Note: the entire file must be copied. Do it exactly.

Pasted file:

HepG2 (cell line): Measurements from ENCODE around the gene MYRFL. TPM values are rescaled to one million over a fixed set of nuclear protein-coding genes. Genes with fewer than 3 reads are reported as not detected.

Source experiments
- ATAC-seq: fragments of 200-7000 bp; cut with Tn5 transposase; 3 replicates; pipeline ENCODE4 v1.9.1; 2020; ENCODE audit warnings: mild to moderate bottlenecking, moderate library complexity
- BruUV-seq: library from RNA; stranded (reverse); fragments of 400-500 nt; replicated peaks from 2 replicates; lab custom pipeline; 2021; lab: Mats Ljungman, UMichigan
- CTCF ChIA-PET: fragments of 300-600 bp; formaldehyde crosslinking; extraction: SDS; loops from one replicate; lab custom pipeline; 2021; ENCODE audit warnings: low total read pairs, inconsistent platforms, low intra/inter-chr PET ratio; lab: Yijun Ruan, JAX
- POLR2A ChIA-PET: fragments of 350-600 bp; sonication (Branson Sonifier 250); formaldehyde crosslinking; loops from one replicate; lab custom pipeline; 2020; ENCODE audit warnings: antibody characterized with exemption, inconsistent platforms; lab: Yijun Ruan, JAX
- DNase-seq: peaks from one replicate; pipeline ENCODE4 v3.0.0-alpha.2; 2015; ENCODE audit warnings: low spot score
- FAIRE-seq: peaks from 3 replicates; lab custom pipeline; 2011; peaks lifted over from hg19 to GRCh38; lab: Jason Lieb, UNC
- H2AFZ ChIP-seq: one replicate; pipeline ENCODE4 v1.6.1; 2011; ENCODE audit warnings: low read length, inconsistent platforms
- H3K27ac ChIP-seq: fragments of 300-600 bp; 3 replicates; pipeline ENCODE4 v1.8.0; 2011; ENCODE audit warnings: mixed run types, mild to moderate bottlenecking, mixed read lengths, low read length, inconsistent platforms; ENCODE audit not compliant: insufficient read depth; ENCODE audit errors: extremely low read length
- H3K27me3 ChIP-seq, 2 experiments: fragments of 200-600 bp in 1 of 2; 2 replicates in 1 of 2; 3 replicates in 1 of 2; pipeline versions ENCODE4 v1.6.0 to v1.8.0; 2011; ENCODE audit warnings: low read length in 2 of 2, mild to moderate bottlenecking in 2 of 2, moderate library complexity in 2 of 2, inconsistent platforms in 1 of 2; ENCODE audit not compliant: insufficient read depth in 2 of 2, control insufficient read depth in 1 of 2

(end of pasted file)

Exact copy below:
HepG2 (cell line): Measurements from ENCODE around the gene MYRFL. TPM values are rescaled to one million over a fixed set of nuclear protein-coding genes. Genes with fewer than 3 reads are reported as not detected.

Source experiments
- ATAC-seq: fragments of 200-7000 bp; cut with Tn5 transposase; 3 replicates; pipeline ENCODE4 v1.9.1; 2020; ENCODE audit warnings: mild to moderate bottlenecking, moderate library complexity
- BruUV-seq: library from RNA; stranded (reverse); fragments of 400-500 nt; replicated peaks from 2 replicates; lab custom pipeline; 2021; lab: Mats Ljungman, UMichigan
- CTCF ChIA-PET: fragments of 300-600 bp; formaldehyde crosslinking; extraction: SDS; loops from one replicate; lab custom pipeline; 2021; ENCODE audit warnings: low total read pairs, inconsistent platforms, low intra/inter-chr PET ratio; lab: Yijun Ruan, JAX
- POLR2A ChIA-PET: fragments of 350-600 bp; sonication (Branson Sonifier 250); formaldehyde crosslinking; loops from one replicate; lab custom pipeline; 2020; ENCODE audit warnings: antibody characterized with exemption, inconsistent platforms; lab: Yijun Ruan, JAX
- DNase-seq: peaks from one replicate; pipeline ENCODE4 v3.0.0-alpha.2; 2015; ENCODE audit warnings: low spot score
- FAIRE-seq: peaks from 3 replicates; lab custom pipeline; 2011; peaks lifted over from hg19 to GRCh38; lab: Jason Lieb, UNC
- H2AFZ ChIP-seq: one replicate; pipeline ENCODE4 v1.6.1; 2011; ENCODE audit warnings: low read length, inconsistent platforms
- H3K27ac ChIP-seq: fragments of 300-600 bp; 3 replicates; pipeline ENCODE4 v1.8.0; 2011; ENCODE audit warnings: mixed run types, mild to moderate bottlenecking, mixed read lengths, low read length, inconsistent platforms; ENCODE audit not compliant: insufficient read depth; ENCODE audit errors: extremely low read length
- H3K27me3 ChIP-seq, 2 experiments: fragments of 200-600 bp in 1 of 2; 2 replicates in 1 of 2; 3 replicates in 1 of 2; pipeline versions ENCODE4 v1.6.0 to v1.8.0; 2011; ENCODE audit warnings: low read length in 2 of 2, mild to moderate bottlenecking in 2 of 2, moderate library complexity in 2 of 2, inconsistent platforms in 1 of 2; ENCODE audit not compliant: insufficient read depth in 2 of 2, control insufficient read depth in 1 of 2